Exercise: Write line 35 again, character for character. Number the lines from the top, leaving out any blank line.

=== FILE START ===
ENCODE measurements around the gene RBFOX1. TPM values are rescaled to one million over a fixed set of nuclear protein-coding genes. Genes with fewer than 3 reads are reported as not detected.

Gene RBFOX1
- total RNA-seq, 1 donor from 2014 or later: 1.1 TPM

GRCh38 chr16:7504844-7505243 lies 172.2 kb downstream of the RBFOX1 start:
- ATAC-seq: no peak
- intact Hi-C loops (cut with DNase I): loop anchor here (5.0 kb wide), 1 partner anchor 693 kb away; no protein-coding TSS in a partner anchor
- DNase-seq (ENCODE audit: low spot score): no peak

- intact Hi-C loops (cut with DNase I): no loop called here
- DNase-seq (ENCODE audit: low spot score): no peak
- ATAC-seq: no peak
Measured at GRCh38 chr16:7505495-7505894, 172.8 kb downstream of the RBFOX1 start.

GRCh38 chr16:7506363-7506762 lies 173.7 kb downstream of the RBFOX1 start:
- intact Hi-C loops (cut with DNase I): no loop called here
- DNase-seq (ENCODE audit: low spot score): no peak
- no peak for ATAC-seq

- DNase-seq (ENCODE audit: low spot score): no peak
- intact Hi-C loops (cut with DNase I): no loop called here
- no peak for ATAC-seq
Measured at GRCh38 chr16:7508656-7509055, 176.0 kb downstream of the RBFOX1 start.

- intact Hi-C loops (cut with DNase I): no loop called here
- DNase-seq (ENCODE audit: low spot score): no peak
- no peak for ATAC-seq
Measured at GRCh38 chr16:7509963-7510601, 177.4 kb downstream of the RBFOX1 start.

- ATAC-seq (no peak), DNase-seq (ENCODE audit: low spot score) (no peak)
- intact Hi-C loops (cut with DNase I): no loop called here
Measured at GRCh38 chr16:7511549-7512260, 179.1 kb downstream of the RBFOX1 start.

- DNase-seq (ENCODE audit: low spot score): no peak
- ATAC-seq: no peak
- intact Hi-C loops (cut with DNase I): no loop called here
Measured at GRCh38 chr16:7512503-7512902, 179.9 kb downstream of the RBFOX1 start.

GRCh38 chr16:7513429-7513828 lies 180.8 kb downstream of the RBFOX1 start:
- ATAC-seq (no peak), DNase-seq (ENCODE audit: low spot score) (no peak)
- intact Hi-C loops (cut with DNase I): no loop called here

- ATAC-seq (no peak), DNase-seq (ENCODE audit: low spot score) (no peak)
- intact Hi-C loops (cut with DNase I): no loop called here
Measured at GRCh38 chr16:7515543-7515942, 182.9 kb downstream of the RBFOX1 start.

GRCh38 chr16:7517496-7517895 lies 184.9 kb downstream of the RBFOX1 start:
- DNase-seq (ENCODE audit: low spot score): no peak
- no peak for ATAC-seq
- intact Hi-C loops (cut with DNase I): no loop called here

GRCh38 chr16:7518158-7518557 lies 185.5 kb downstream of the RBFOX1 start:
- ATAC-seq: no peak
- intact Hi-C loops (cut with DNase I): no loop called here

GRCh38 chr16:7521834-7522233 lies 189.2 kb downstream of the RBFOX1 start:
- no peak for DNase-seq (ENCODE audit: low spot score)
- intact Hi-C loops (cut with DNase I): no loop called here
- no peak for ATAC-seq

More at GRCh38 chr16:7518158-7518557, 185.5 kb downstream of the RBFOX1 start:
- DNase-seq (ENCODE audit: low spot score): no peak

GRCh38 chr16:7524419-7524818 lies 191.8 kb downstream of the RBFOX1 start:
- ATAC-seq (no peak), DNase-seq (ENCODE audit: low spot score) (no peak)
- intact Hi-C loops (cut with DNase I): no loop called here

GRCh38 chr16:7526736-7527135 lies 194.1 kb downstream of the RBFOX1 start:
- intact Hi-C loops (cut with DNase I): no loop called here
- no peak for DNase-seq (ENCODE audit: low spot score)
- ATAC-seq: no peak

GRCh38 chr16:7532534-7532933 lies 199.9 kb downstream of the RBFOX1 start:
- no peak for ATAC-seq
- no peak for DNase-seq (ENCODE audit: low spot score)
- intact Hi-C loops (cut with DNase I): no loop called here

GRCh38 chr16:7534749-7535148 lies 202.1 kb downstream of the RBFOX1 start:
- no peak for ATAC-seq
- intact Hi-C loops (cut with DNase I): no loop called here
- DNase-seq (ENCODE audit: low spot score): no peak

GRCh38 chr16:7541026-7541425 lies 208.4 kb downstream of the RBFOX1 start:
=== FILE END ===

- intact Hi-C loops (cut with DNase I): no loop called here